In a nutshell, the ApocJohn is a revisionist mythology written to justify humans rejecting the authority of their creator, who historically would’ve been recognized as having the power to command worship from his creation and judge all people. In the book, Jesus appears in a vision to share this information with John, as it becomes pertinent for his and everyone else’s salvation. While some gnostics were known for glorifying “Wisdom” (Sophia), here, she is the spirit world’s Pandora, who brings “Mindlessness” into existence. This ignorant and arrogant one is the demiurge Yaldabaoth, responsible for the created physical world and intentionally associated with the God of the Bible through various Old Testament quotes and references. Through the trickery of the heavenly beings, the created man actually becomes greater than his mindless creator. Filled jealousy, Yaldabaoth and hoards of demonic henchmen use the physical body and physical pleasures (e.g., sex, wealth) to blind and imprison man. It is only by recognizing his true identity – his superiority over his creator – that man is saved.

A few centuries before the ApocJohn was written, the prophet Isaiah reported the words of the Lord on this sort of narcissism:
You turn things upside down! Shall the potter be regarded as the clay, that the thing made should say of its maker, “He did not make me”; or the thing formed say of him who formed it, “He has no understanding”?Isaiah 29:16 (ESV)
In Sunday School, the correct answer was “Of course, not!” We assumed it’s stupid for the clay to question the potter’s intelligence. And rather ironically, most of the ApocJohn also assumes that a creator, father, or mother being is naturally greater than any creation or offspring. It is only in the case of humanity when the tables are turned. The result is a religion that preaches the virtue of boosting one’s self esteem. The serpent’s lie becomes a central doctrine of faith, and people are praised for turning up their noses at God.

* Irenaeus, bishop of present day Lyons, France, criticized the myth presented in the ApocJohn in his infamous Against Heresies (Chapter XXIX), available on CCEL. Online editions of this “Sethian” gnostic text are available at I prefer the translation by Willis Barnstone and Marvin Meyer included in their The Gnostic Bible: Gnostic Texts of Mystical Wisdom from the Ancient and Medieval Worlds to Stevan Davies’ printed edition, which tends to clutter the notes with interpretations that I find extremely inconsistent with the text.

Friday, November 22, 2013

‘Why It Doesn’t Matter What You Believe if It’s Not True’ (Book Review)

I’d like to begin saying that philosophy has never been my strength, which is unfortunate because one encounters it constantly when studying any and all of the arts and sciences. That makes a book like Stephen McAndrew’s Why It Doesn’t Matter What You Believe if It’s Not True (2012) a little tiresome to read and even more difficult to comment on. However, I was motivated by curiosity. Christian critiques of moral relativism have been made by countless preachers, authors, and laymen. Even filmmaker Brian Godawa made a short film Cruel Logic in an attempt to illustrate the inconsistencies of postmodernist thinking. I bought McAndrew’s book thinking that maybe this corporate lawyer and blogger had something unique to add to the discussion, but was sorely disappointed.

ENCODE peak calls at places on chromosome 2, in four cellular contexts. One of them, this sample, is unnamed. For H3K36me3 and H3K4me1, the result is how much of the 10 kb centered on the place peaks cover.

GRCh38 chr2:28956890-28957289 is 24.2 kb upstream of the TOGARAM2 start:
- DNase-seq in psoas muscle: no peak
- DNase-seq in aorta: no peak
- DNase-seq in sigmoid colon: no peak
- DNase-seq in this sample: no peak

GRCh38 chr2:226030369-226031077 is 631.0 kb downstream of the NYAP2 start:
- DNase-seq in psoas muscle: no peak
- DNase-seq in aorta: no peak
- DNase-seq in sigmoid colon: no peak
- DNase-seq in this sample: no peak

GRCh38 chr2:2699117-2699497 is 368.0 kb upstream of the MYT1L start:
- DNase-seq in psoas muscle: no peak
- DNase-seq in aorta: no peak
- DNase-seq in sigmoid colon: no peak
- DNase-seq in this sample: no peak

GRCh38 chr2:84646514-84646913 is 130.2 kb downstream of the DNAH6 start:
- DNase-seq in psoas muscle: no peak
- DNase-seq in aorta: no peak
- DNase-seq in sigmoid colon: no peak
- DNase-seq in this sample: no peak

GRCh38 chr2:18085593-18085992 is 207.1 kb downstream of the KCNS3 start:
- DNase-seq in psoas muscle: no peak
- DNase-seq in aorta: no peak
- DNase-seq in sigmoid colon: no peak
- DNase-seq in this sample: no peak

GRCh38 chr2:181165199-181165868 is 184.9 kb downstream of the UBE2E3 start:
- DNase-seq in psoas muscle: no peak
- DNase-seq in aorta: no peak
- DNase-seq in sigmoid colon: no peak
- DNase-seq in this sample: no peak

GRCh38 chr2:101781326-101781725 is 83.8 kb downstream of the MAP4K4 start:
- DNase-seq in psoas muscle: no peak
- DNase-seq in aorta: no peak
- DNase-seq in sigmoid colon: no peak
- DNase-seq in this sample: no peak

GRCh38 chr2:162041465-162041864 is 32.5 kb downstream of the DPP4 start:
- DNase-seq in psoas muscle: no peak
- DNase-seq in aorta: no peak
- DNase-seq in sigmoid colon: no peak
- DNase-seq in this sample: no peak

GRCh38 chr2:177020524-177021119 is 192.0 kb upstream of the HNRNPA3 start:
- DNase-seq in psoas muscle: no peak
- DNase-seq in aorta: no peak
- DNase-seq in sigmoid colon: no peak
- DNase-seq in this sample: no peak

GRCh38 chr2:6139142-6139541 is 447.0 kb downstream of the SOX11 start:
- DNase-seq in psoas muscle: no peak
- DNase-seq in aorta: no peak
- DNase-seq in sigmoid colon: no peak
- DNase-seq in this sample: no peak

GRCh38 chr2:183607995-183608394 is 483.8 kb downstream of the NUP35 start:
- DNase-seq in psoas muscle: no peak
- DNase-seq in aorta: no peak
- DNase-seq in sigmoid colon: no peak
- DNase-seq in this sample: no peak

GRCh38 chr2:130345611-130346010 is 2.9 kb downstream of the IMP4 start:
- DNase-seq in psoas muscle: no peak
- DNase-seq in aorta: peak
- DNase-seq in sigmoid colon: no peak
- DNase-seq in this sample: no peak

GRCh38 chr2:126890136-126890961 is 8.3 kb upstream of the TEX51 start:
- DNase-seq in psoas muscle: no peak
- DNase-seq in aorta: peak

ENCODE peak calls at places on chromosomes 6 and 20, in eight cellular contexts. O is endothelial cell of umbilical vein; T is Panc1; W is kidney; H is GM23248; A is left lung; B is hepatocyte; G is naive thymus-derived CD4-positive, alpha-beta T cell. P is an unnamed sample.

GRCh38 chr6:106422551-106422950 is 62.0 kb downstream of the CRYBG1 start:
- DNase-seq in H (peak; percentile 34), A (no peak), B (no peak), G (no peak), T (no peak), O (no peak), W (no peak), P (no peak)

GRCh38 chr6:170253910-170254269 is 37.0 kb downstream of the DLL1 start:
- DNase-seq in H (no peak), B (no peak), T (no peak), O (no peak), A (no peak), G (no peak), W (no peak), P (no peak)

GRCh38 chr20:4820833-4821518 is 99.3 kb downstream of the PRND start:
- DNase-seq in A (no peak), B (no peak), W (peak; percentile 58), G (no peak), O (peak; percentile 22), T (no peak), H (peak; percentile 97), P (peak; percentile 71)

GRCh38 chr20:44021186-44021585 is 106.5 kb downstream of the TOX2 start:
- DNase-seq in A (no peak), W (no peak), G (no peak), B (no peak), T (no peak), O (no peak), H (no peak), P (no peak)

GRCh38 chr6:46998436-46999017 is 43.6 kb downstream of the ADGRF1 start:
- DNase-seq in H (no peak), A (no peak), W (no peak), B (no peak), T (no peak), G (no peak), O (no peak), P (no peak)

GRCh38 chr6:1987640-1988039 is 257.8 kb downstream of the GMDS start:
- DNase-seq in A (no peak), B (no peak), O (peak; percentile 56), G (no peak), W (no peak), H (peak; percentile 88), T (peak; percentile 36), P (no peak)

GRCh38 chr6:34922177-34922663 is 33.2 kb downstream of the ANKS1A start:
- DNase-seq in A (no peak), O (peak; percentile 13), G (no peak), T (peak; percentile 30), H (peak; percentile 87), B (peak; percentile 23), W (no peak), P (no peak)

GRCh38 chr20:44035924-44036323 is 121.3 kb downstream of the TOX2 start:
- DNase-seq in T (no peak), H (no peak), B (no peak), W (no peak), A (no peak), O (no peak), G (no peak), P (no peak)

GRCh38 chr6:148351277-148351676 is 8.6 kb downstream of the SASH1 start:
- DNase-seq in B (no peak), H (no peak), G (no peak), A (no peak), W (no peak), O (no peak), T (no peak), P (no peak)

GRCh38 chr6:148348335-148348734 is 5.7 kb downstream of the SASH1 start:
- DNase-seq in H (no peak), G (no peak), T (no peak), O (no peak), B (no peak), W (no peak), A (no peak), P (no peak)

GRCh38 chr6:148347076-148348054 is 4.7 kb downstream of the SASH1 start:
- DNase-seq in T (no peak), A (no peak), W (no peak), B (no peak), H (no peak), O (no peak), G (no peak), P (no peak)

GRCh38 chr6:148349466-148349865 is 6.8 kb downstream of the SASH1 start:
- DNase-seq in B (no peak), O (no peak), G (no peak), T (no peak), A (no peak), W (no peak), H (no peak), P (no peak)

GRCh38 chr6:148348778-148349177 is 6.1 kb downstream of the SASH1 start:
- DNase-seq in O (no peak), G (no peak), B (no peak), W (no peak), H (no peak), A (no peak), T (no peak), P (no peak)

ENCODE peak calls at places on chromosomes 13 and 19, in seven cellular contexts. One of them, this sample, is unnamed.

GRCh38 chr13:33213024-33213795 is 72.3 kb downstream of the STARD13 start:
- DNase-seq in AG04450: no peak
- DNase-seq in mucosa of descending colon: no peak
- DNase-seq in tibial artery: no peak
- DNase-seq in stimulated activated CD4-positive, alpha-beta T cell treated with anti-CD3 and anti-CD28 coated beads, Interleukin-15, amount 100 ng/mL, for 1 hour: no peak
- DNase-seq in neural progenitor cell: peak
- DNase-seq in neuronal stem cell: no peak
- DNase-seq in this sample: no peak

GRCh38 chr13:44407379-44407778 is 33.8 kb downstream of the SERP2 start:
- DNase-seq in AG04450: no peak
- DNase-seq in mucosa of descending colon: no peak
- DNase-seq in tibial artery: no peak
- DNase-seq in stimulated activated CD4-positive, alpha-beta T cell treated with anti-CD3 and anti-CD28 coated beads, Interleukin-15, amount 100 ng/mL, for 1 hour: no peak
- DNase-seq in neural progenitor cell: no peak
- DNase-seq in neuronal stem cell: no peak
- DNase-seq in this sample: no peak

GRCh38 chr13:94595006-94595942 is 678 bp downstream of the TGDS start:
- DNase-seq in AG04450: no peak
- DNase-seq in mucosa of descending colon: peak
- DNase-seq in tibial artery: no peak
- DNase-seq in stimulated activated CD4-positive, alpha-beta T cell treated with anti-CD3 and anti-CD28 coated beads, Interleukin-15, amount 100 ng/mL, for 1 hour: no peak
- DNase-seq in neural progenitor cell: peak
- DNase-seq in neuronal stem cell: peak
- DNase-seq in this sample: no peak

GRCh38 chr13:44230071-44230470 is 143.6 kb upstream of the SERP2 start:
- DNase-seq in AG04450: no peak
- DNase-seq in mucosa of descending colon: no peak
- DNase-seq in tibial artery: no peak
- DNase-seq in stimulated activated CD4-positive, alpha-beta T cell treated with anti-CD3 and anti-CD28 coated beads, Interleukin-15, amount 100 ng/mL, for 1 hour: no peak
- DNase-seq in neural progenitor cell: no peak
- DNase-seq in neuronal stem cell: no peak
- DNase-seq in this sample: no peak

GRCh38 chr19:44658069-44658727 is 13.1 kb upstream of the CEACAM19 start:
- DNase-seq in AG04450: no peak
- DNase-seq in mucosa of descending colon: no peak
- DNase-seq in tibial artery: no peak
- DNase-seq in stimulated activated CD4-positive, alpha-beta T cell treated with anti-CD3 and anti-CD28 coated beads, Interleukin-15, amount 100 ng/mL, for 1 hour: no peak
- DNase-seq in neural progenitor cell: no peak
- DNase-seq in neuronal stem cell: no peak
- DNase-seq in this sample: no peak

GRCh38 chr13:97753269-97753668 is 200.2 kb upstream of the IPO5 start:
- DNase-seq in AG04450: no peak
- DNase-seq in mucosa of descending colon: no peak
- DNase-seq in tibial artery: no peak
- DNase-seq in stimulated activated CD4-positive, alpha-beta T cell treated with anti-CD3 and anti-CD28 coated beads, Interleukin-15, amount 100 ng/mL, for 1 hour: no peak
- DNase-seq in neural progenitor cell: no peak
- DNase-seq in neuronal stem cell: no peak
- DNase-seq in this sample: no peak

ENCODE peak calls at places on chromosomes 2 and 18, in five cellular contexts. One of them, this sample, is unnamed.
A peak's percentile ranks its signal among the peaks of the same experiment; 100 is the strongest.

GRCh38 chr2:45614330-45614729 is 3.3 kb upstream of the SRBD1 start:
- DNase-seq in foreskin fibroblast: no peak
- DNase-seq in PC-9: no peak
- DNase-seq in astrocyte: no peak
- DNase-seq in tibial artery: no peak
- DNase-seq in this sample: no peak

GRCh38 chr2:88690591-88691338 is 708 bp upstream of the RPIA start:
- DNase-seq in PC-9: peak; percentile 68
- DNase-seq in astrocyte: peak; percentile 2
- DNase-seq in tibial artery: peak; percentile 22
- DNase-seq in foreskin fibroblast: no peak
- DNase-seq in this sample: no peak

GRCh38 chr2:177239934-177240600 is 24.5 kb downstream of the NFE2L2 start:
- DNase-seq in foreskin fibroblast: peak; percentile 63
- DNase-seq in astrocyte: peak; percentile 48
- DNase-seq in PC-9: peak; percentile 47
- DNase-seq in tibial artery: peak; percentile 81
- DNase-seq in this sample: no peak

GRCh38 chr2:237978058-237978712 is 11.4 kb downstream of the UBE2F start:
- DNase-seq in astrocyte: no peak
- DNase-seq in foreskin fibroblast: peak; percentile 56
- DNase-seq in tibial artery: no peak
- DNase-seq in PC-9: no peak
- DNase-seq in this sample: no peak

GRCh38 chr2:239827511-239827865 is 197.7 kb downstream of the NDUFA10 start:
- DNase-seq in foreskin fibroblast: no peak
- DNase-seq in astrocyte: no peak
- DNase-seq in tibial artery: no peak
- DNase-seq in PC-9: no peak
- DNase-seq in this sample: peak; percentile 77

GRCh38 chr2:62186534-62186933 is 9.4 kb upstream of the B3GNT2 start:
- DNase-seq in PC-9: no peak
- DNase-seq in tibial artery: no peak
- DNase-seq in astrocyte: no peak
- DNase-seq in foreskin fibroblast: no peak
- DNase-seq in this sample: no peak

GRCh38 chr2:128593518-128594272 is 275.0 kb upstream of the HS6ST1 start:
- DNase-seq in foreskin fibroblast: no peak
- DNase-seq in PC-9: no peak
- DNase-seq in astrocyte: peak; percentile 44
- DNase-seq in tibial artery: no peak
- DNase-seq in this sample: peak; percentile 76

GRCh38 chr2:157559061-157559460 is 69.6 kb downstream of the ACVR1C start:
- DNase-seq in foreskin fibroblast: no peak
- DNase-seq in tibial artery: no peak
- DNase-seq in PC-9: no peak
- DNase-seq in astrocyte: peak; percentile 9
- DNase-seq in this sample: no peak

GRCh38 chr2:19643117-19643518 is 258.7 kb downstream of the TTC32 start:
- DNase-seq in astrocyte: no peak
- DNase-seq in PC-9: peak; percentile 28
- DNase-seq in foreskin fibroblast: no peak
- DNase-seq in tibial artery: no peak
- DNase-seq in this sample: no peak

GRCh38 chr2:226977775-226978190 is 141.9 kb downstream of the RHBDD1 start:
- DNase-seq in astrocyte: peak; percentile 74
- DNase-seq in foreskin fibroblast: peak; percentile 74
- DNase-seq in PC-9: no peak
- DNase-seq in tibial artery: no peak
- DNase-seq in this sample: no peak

In Why It Doesn’t Matter, the author sets out to provide a foundation for reintroducing God into the arena of philosophical debate via the discussion on human rights. Starting off, McAndrew faults unbelievers for their inconsistency in rejecting the idea of universal standards when applied to their personal beliefs while simultaneously appealing to universal standards when condemning torture, genocide, and the like. This tactic is not new, and I’ve always felt a bit weak. The problem is non-believers’ appeal to some universal standard without citing a source for it, not their apparent inconsistency in applying that universal standard. Few of us are extremist Bill Gothardites, waiting for God to tell us which is the morally correct carpet color to choose, but does that make us inconsistent? Not really. We assume that there are non-moral realms over which our personal preferences reign supreme, and moral realms in which things are non-negotiable. I can attest that it is extremely frustrating to have a conversation with anyone – Christian or not – who categorizes things even slightly differently from me. However, arguing where to draw the line is an entirely different discussion that whether or not one even exists. I don’t think that McAndrew shows any understanding of the difference.

Another thing that bothered me was the glaring deficiency of sources. McAndrew tells us that he wants to examine the inconsistences between post-modernism and the idea of universal human rights. Unfortunately, Why It Doesn’t Matter lacks an in-depth analysis of the post-modern movement, failing to even mention the names of powerhouses* like Jacques Derrida, Michel Foucault, and Jean-François Lyotard. Yes, McAndrew does briefly discuss Richard Rorty; but his main target seems to be Ludwig Wittgenstein, a sort of father of logical positivism, with some additional comments on existentialist/modernist Jean-Paul Sartre. If I were sure of my own understanding of philosophy, I’d say that McAndrew (with all his reverence for Plato) has set out to challenge “modern era” philosophy in general for its anti-theistic stance rather than post-modernism specifically, as he claims.